University of Missouri officials told KBIA Tuesday they're scrutinizing "several dozen" student accounts after ProPublica Illinois reported that wealthy parents are forgoing legal guardianship to "scam" universities into qualifying their children for need-based financial aid.
Why it matters: Although ProPublica’s investigation focused on students in the Chicago suburbs, there is evidence that this practice is occurring nationally, University of Missouri spokesperson Christian Basi told the Columbia Missourian.
The big picture: The University of Missouri was one of several colleges identified by ProPublica in a report published Monday as giving aid to students of parents using the "loophole."
"A number of the children are high-achieving scholars, athletes and musicians who attend or have been accepted to a range of universities, from large public institutions, including the University of Wisconsin, the University of Missouri and Indiana University, to smaller private colleges."— ProPublica report
What they're saying: Basi told the Columbia Missourian the college had yet to uncover a case, but it was analyzing data points associated with students’ personal and financial records to determine if they're eligible for aid. He told ABC 17 News if the university did uncover any cases, it would report them to the federal government.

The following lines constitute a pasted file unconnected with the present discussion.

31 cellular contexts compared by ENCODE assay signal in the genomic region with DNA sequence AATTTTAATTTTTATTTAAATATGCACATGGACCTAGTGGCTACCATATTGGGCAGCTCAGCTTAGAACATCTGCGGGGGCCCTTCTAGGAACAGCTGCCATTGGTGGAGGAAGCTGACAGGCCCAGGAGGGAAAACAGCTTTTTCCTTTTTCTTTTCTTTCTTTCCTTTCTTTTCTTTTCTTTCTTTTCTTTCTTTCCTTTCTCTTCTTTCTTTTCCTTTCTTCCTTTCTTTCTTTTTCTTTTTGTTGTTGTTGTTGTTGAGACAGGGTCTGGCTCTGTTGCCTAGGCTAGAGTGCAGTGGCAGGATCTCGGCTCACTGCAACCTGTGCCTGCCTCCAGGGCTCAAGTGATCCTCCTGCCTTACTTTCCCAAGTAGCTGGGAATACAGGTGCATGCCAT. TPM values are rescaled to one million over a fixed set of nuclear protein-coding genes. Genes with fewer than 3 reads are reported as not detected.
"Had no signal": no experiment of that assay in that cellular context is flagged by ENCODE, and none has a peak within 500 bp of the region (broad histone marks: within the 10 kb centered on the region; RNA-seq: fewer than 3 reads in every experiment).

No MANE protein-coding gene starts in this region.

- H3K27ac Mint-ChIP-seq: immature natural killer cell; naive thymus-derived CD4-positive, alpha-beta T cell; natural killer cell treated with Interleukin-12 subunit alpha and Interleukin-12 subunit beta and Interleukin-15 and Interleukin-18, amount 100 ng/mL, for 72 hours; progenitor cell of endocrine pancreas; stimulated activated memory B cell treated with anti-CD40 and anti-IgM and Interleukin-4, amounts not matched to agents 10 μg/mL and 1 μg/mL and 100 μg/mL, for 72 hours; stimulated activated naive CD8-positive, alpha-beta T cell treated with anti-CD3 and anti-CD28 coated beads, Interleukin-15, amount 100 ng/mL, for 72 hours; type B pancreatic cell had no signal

- University of Illinois at Urbana-Champaign director of undergraduate admissions Andy Borst told ProPublica the university now asks more questions of students in such instances, which has deterred some families from continuing to seek university aid.
"It’s a scam. Wealthy families are manipulating the financial aid process to be eligible for financial aid they would not be otherwise eligible for. They are taking away opportunities from families that really need it."— University of Illinois at Urbana-Champaign's Andy Borst to ProPublica